• Global Burden of Disease Cancer Collaboration; Fitzmaurice, C.; Doku, D.T.; Hadkhale, K.; Meretoja, T.J.; Neupane, S. (2019)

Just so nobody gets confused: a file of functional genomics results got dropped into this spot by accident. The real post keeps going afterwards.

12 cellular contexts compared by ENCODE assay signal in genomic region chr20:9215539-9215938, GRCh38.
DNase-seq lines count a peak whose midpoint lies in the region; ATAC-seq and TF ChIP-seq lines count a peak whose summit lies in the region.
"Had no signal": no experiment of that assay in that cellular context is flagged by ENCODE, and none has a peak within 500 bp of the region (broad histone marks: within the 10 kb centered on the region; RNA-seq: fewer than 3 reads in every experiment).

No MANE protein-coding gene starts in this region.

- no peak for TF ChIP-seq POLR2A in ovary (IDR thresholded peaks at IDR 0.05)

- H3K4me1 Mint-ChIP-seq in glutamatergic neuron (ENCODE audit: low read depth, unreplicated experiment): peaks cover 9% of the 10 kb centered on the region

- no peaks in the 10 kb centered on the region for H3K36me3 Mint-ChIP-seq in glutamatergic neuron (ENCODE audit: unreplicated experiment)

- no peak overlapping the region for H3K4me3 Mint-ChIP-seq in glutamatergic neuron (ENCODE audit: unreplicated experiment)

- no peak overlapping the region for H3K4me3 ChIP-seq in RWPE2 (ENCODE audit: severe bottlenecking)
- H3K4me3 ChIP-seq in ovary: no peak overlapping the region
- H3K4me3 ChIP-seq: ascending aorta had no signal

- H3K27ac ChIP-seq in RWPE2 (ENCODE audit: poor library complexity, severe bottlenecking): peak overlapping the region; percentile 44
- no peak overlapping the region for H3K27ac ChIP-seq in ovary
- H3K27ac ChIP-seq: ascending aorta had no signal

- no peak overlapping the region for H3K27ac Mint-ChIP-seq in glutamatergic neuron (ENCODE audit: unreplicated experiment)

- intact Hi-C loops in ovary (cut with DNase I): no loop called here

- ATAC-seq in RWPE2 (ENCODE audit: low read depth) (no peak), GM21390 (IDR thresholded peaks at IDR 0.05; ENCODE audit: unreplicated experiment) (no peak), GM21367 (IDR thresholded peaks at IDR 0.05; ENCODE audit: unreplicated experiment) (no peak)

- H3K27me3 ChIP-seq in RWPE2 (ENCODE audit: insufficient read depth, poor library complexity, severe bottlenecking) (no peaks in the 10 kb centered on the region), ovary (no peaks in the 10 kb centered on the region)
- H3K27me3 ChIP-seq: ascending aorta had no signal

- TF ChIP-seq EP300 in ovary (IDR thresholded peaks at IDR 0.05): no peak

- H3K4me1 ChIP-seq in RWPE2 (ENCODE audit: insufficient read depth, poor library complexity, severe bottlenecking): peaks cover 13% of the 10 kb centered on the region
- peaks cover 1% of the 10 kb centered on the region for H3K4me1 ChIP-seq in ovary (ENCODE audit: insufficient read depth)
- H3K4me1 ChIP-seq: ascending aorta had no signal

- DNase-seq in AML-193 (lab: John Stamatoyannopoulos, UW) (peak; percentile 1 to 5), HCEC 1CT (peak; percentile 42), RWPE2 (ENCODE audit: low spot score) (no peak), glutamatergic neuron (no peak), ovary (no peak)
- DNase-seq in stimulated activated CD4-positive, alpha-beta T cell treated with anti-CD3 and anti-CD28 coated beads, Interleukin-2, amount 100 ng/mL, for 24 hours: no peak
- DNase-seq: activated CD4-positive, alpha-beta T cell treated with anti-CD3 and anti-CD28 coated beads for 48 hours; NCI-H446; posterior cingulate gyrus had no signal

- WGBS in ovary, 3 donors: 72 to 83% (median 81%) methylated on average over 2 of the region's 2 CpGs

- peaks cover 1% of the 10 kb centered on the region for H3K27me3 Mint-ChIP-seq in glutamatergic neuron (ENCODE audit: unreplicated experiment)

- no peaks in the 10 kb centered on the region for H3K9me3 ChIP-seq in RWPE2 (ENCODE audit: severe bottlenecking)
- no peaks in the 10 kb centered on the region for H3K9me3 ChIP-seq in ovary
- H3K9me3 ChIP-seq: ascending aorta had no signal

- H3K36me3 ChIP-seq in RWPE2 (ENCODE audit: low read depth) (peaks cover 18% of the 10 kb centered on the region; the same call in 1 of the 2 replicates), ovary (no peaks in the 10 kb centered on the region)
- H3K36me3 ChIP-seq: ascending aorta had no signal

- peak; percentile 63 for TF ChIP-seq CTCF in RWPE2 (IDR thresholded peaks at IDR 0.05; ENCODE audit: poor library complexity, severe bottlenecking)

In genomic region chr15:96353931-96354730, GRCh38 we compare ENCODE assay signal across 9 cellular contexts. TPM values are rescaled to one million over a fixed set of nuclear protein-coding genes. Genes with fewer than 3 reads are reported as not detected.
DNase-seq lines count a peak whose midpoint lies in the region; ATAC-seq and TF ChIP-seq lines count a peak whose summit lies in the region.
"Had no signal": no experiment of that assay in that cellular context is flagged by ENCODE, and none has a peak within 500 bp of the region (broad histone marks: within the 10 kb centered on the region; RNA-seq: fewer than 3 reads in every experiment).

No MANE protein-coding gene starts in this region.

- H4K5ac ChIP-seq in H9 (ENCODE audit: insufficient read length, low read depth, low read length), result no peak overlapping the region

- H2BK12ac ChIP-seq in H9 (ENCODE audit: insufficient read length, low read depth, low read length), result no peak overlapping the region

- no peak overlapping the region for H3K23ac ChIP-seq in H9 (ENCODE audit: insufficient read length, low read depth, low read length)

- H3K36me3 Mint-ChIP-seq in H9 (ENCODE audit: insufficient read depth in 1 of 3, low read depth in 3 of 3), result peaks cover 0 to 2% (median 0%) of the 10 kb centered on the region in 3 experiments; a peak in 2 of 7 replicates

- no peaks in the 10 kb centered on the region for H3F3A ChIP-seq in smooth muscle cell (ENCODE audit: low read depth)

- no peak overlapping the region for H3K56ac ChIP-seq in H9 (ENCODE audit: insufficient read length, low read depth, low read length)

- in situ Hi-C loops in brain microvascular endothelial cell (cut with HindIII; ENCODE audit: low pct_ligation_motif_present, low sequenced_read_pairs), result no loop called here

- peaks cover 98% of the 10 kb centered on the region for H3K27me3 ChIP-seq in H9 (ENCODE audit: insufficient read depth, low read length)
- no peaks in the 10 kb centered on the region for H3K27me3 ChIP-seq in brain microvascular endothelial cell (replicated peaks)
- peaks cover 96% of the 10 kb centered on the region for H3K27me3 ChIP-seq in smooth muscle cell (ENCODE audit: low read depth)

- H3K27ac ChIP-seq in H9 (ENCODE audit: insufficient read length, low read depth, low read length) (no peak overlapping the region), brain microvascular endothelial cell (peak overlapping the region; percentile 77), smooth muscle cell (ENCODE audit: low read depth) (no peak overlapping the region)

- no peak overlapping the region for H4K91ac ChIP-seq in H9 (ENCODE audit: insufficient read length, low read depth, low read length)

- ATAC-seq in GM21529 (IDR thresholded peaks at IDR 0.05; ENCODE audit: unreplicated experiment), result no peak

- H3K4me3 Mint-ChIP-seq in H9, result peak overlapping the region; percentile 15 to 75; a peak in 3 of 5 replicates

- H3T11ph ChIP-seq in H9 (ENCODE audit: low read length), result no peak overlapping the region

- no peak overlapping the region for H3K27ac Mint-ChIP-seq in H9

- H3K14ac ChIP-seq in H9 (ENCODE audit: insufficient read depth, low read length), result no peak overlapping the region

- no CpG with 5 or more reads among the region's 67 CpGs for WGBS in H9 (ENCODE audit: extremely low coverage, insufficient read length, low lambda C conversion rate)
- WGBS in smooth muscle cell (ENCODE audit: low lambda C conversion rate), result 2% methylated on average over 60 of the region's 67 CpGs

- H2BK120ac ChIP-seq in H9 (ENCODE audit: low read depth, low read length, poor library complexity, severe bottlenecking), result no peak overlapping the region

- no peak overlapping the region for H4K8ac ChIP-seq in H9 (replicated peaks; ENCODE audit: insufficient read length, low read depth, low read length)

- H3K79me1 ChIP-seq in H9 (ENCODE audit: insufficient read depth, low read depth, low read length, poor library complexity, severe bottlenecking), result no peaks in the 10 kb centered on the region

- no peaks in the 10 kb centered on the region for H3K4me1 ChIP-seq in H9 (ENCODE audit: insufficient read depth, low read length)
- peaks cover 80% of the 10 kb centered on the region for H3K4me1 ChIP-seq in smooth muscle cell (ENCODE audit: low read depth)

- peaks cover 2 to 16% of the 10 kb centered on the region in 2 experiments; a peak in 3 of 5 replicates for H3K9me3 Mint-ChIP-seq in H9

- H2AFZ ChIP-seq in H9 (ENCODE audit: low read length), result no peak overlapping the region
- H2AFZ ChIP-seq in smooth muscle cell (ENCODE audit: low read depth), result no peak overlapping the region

Importance: Cancer and other noncommunicable diseases (NCDs) are now widely recognized as a threat to global development. The latest United Nations high-level meeting on NCDs reaffirmed this observation and also highlighted the slow progress in meeting the 2011 Political Declaration on the Prevention and Control of Noncommunicable Diseases and the third Sustainable Development Goal. Lack of situational analyses, priority setting, and budgeting have been identified as major obstacles in achieving these goals. All of these have in common that they require information on the local cancer epidemiology. The Global Burden of Disease (GBD) study is uniquely poised to provide these crucial data. Objective: To describe cancer burden for 29 cancer groups in 195 countries from 1990 through 2017 to provide data needed for cancer control planning. Evidence Review: We used the GBD study estimation methods to describe cancer incidence, mortality, years lived with disability, years of life lost, and disability-Adjusted life-years (DALYs). Results are presented at the national level as well as by Socio-demographic Index (SDI), a composite indicator of income, educational attainment, and total fertility rate. We also analyzed the influence of the epidemiological vs the demographic transition on cancer incidence. Findings: In 2017, there were 24.5 million incident cancer cases worldwide (16.8 million without nonmelanoma skin cancer [NMSC]) and 9.6 million cancer deaths. The majority of cancer DALYs came from years of life lost (97%), and only 3% came from years lived with disability. The odds of developing cancer were the lowest in the low SDI quintile (1 in 7) and the highest in the high SDI quintile (1 in 2) for both sexes. In 2017, the most common incident cancers in men were NMSC (4.3 million incident cases); tracheal, bronchus, and lung (TBL) cancer (1.5 million incident cases); and prostate cancer (1.3 million incident cases). The most common causes of cancer deaths and DALYs for men were TBL cancer (1.3 million deaths and 28.4 million DALYs), liver cancer (572000 deaths and 15.2 million DALYs), and stomach cancer (542000 deaths and 12.2 million DALYs). For women in 2017, the most common incident cancers were NMSC (3.3 million incident cases), breast cancer (1.9 million incident cases), and colorectal cancer (819000 incident cases). The leading causes of cancer deaths and DALYs for women were breast cancer (601000 deaths and 17.4 million DALYs), TBL cancer (596000 deaths and 12.6 million DALYs), and colorectal cancer (414000 deaths and 8.3 million DALYs). Conclusions and Relevance: The national epidemiological profiles of cancer burden in the GBD study show large heterogeneities, which are a reflection of different exposures to risk factors, economic settings, lifestyles, and access to care and screening. The GBD study can be used by policy makers and other stakeholders to develop and improve national and local cancer control in order to achieve the global targets and improve equity in cancer care. © 2019 American Medical Association. All rights reserved.